To future wife about Yellow Fever epidemic


Date Written

Sept. 6, 1820

Blakely Sharpless was 33 years old when this was written.
The recipient, Mary Offley, was 27 when it was received.

Blakely Sharpless died 31 years, 3 months, 26 days after writing this.
It was written 202 years, 6 months, 17 days ago.
It was a Wednesday.

Phila 9th mo. 6th 1820

It is with pleasure I seat myself to address thee in this way, for it seems more like reality than the passing and repassing of thy image in the mind.

I shall give thee a report of myself in the first place. After tea on the 2d day, I waited on Walton. He says he don’t care about the money for his bureaus; he only wished to have them deposited at “178” if he should be under the sad necessity of shutting up shop and leaving town. They would be safer; at least his risk would be lessened with their deposit with you. I referred him to our store; if he should have to leave town I will assist him. I think the article very handsome but will not put on the knobs till just before they are removed as they keep better in the package.

On my way home, I stopped and conversed a little with ‘neighbor Adelias’. She thought all was safe. I walked up the alley to the gates. How solitary! All still as night and, and agreed with the old vulgarism, ‘how strange is the place where nobody lives!’ I sighed an ardent, though vain wish for thy presence in your front parlour, but I could not penetrate the shutters and door; bars and bolts excluded me, and thy absence would have poorly paid me for my entrance. I should soon have fled the house. I called at friend Hopper’s and heard all the news they had in store. All well, Sarah Jo has adjourned her school but does not intend again to leave town before they commence.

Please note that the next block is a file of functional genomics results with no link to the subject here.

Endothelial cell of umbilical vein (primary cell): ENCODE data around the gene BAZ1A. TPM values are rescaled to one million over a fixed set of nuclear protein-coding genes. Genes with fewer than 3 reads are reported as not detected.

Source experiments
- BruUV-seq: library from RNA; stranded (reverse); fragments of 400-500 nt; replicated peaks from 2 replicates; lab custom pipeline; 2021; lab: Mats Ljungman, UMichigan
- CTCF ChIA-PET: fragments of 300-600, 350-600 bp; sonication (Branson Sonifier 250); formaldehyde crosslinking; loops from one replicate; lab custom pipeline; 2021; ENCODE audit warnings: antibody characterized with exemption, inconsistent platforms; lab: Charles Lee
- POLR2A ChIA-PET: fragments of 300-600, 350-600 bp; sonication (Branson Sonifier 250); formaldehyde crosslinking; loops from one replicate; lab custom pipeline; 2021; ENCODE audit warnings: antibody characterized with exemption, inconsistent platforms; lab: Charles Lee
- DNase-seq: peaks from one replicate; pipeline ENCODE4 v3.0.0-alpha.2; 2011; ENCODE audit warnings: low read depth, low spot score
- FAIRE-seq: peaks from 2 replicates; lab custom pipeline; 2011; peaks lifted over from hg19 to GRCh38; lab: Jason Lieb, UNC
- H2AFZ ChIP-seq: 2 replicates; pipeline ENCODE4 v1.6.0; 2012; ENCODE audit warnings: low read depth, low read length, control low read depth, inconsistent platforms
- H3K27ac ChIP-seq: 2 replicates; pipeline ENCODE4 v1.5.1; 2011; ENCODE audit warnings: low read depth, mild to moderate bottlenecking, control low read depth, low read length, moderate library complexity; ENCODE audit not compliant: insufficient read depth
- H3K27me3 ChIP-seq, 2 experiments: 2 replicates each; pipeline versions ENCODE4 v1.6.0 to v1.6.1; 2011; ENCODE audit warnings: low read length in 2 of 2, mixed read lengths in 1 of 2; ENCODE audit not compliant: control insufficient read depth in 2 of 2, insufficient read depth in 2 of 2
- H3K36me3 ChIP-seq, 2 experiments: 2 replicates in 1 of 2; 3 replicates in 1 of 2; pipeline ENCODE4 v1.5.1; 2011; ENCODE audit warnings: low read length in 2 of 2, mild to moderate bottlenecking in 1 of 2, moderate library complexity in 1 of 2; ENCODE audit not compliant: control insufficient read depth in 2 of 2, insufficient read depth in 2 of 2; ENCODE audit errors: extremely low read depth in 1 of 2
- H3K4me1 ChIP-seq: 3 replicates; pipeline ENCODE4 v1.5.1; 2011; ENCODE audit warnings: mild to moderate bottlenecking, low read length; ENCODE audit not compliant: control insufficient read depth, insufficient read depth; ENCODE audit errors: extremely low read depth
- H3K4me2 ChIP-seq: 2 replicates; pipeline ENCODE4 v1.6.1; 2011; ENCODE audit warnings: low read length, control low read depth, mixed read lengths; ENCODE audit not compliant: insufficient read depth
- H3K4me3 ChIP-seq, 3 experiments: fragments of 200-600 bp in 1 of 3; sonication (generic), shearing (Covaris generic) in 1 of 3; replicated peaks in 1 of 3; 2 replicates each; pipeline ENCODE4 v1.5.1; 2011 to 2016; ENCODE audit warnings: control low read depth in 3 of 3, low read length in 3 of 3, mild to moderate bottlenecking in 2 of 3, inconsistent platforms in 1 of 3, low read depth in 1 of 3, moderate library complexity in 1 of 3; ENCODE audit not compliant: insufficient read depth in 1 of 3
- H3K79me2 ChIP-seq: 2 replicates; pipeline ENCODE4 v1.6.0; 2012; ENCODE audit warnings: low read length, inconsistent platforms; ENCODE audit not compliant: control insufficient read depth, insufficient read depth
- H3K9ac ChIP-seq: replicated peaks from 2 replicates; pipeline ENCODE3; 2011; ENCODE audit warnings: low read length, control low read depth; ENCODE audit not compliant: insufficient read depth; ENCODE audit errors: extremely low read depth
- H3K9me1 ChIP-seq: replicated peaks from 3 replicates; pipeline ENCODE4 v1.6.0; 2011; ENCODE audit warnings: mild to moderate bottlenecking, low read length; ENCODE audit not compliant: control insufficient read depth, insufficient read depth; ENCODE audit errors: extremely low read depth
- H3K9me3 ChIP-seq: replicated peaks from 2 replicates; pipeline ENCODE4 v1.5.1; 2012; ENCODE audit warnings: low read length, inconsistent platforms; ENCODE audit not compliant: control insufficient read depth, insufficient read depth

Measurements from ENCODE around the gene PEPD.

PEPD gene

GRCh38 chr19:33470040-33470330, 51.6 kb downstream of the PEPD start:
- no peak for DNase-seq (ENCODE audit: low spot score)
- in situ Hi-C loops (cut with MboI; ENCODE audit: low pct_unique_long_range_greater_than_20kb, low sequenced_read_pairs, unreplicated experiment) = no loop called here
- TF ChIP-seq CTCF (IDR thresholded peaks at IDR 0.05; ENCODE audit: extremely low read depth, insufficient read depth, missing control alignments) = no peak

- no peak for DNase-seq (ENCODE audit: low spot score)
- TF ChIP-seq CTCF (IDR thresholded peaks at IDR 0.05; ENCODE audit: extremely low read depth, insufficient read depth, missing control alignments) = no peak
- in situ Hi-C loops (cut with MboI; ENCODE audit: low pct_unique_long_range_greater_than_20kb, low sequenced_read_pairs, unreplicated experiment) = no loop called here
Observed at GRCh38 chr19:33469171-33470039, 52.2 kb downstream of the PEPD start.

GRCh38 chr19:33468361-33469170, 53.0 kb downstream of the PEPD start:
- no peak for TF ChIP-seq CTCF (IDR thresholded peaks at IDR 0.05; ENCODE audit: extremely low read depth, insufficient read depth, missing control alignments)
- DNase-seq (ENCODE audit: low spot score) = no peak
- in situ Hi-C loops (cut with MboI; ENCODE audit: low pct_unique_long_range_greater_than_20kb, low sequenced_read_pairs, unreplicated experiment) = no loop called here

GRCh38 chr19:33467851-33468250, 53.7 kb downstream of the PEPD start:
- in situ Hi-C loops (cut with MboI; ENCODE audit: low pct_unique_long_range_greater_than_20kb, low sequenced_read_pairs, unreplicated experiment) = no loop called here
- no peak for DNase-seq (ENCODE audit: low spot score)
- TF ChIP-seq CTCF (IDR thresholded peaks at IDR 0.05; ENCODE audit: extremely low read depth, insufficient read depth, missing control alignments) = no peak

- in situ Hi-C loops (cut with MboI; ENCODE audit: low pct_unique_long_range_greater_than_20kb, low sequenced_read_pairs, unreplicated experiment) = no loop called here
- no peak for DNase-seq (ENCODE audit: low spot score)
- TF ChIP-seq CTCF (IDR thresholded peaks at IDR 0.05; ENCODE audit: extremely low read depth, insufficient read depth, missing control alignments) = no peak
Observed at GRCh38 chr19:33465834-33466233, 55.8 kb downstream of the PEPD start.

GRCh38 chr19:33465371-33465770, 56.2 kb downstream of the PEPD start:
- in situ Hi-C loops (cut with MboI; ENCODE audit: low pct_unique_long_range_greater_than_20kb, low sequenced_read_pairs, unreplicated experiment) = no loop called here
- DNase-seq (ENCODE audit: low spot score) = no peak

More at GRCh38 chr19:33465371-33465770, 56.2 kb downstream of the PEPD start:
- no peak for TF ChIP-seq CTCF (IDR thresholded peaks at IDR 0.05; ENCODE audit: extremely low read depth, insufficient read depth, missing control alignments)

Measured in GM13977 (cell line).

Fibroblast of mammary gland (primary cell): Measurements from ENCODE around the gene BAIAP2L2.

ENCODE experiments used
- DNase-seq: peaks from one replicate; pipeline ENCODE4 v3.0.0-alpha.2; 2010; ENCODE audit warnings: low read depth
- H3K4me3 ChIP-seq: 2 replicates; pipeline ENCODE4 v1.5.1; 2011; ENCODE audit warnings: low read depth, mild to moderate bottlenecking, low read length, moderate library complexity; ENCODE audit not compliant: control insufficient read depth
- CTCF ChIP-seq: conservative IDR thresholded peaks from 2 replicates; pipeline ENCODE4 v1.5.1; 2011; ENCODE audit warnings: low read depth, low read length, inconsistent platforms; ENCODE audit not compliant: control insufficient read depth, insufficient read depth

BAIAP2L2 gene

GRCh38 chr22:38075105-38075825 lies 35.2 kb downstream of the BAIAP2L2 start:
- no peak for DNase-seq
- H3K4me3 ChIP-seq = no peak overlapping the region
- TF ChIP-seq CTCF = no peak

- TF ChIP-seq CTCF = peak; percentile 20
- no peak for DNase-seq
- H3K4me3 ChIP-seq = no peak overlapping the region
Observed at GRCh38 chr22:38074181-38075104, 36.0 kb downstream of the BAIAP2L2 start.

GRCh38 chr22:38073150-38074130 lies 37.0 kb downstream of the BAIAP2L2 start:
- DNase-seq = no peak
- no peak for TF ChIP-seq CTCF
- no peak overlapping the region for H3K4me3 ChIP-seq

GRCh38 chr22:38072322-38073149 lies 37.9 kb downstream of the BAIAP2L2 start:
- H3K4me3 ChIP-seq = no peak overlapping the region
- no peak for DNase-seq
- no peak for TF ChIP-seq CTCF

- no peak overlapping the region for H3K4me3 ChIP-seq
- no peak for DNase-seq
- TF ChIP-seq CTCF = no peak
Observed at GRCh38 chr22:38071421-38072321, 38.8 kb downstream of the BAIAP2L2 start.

I called also at “Cousin Betty’s” and there heard more news, nearly all of which I have forgotten, but I recollect (not news tho’) that I was to tell you they were well, and not much alarmed; that you were to be content, and if you could not be content, to be as content as you could be, to stay some weeks longer and to forward their love. I called again last evening Anne and James were out, and all things about them looked usual. There was something said as usual about origination and transportation of Fever. The former theory I think is gaining ground.

I spent part of last evening With I Gibbons’ family and called twice to see the Doctor. He has written to Cousin Ann to stay another month at Oley. He intended the day before Mrs. Evans was taken ill, to set out to bring her home but the alarm about that time changed his determination.

There were no cases reported for yesterday at 4 o’clock and only one for day before at the same hour. Alarm seems much to have subsided and the inhabitants go about with less caution, the markets are well supplied.

G. W. Conrad just stepped in and informed two decided cases and 3 suspicious have occurred since 4 yesterday in Latitia count. They have been visited by the Board of Health, and are in Chestnut, between Front & 2d Streets, since removed to the Hospital, so that I am induced to forbear to state my favorable impressions, as alarm has again been aroused. I feel cheerful on that subject, not at all fearful, but hope to feel resigned to necessity, and stay in as much as possible, tho’ to keep in and keep shop is very dull, I can shut up at any time as our Bank and money engagements are such as to leave without disadvantage.

I have received a letter from Father, dated 2d instant, he says Mother is about the same, that I Kersey’s son, Joseph, has lost his only child with the Scarlet fever—4 dead in three weeks in his family and its branches!

If you send to Woodbury on 6th day evening there will be a letter from me again if the fever should allow Bell to cross at Market St., if not I will forward it by mail and it will arrive at W. at 8 o’clock next morning. I have been twice at the office for letters for you. I send the enclosed endorsed by the “Penny Post” out of Town.

My Dear M., I shall be glad when 7th day evening arrives that I can join thee. I feel lonely, I do not as I have for a long time, anticipated the approach of evening with pleasurable feelings, it is long, and feels blank, so much had my existence become connected with thine, I intend if thou should inform me you are at W. either go down with Murphy or take a backstage from South Street and cross at Gloucester and walk from there.

Seventh day evening—Love to all, particularly name me kindly to thy sprightly sister.

Most Affectionately, thy best friend,

2 o’clock 2 P.M.

Scans of Letter